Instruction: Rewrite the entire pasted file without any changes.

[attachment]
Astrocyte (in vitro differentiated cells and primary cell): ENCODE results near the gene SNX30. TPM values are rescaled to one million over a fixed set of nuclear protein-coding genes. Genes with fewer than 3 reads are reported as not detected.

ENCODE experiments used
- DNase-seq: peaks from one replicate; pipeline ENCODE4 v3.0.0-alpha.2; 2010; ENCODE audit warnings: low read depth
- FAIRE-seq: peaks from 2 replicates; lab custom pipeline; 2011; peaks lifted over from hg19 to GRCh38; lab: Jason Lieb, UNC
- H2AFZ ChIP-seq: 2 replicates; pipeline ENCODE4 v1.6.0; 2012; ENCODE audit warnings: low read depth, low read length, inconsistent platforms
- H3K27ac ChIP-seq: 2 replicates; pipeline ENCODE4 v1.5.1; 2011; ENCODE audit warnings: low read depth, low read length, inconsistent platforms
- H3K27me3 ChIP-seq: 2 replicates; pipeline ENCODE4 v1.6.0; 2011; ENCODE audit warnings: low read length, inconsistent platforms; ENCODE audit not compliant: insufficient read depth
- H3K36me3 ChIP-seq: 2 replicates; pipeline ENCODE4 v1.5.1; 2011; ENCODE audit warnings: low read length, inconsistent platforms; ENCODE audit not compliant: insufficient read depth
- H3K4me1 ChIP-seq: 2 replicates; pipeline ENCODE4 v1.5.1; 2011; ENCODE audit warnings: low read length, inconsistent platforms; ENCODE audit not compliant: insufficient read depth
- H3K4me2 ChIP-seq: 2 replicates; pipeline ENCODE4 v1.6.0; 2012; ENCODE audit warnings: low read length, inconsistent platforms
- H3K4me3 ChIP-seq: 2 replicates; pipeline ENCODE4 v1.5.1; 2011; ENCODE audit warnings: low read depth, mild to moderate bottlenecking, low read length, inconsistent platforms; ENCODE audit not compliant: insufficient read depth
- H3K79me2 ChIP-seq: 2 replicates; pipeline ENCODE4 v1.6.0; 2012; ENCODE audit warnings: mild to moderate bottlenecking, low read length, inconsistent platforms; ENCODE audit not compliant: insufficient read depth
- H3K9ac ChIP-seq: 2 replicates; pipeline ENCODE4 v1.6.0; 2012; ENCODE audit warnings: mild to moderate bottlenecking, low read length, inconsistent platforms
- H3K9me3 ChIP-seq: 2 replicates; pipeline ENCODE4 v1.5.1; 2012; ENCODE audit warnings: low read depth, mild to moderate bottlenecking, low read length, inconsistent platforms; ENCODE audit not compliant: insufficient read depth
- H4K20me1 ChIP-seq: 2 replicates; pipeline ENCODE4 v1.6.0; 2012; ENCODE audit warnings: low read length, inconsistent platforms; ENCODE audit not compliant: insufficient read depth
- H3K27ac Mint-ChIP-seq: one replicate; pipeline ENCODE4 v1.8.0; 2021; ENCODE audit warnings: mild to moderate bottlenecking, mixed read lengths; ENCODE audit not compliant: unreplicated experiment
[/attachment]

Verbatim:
Astrocyte (in vitro differentiated cells and primary cell): ENCODE results near the gene SNX30. TPM values are rescaled to one million over a fixed set of nuclear protein-coding genes. Genes with fewer than 3 reads are reported as not detected.

ENCODE experiments used
- DNase-seq: peaks from one replicate; pipeline ENCODE4 v3.0.0-alpha.2; 2010; ENCODE audit warnings: low read depth
- FAIRE-seq: peaks from 2 replicates; lab custom pipeline; 2011; peaks lifted over from hg19 to GRCh38; lab: Jason Lieb, UNC
- H2AFZ ChIP-seq: 2 replicates; pipeline ENCODE4 v1.6.0; 2012; ENCODE audit warnings: low read depth, low read length, inconsistent platforms
- H3K27ac ChIP-seq: 2 replicates; pipeline ENCODE4 v1.5.1; 2011; ENCODE audit warnings: low read depth, low read length, inconsistent platforms
- H3K27me3 ChIP-seq: 2 replicates; pipeline ENCODE4 v1.6.0; 2011; ENCODE audit warnings: low read length, inconsistent platforms; ENCODE audit not compliant: insufficient read depth
- H3K36me3 ChIP-seq: 2 replicates; pipeline ENCODE4 v1.5.1; 2011; ENCODE audit warnings: low read length, inconsistent platforms; ENCODE audit not compliant: insufficient read depth
- H3K4me1 ChIP-seq: 2 replicates; pipeline ENCODE4 v1.5.1; 2011; ENCODE audit warnings: low read length, inconsistent platforms; ENCODE audit not compliant: insufficient read depth
- H3K4me2 ChIP-seq: 2 replicates; pipeline ENCODE4 v1.6.0; 2012; ENCODE audit warnings: low read length, inconsistent platforms
- H3K4me3 ChIP-seq: 2 replicates; pipeline ENCODE4 v1.5.1; 2011; ENCODE audit warnings: low read depth, mild to moderate bottlenecking, low read length, inconsistent platforms; ENCODE audit not compliant: insufficient read depth
- H3K79me2 ChIP-seq: 2 replicates; pipeline ENCODE4 v1.6.0; 2012; ENCODE audit warnings: mild to moderate bottlenecking, low read length, inconsistent platforms; ENCODE audit not compliant: insufficient read depth
- H3K9ac ChIP-seq: 2 replicates; pipeline ENCODE4 v1.6.0; 2012; ENCODE audit warnings: mild to moderate bottlenecking, low read length, inconsistent platforms
- H3K9me3 ChIP-seq: 2 replicates; pipeline ENCODE4 v1.5.1; 2012; ENCODE audit warnings: low read depth, mild to moderate bottlenecking, low read length, inconsistent platforms; ENCODE audit not compliant: insufficient read depth
- H4K20me1 ChIP-seq: 2 replicates; pipeline ENCODE4 v1.6.0; 2012; ENCODE audit warnings: low read length, inconsistent platforms; ENCODE audit not compliant: insufficient read depth
- H3K27ac Mint-ChIP-seq: one replicate; pipeline ENCODE4 v1.8.0; 2021; ENCODE audit warnings: mild to moderate bottlenecking, mixed read lengths; ENCODE audit not compliant: unreplicated experiment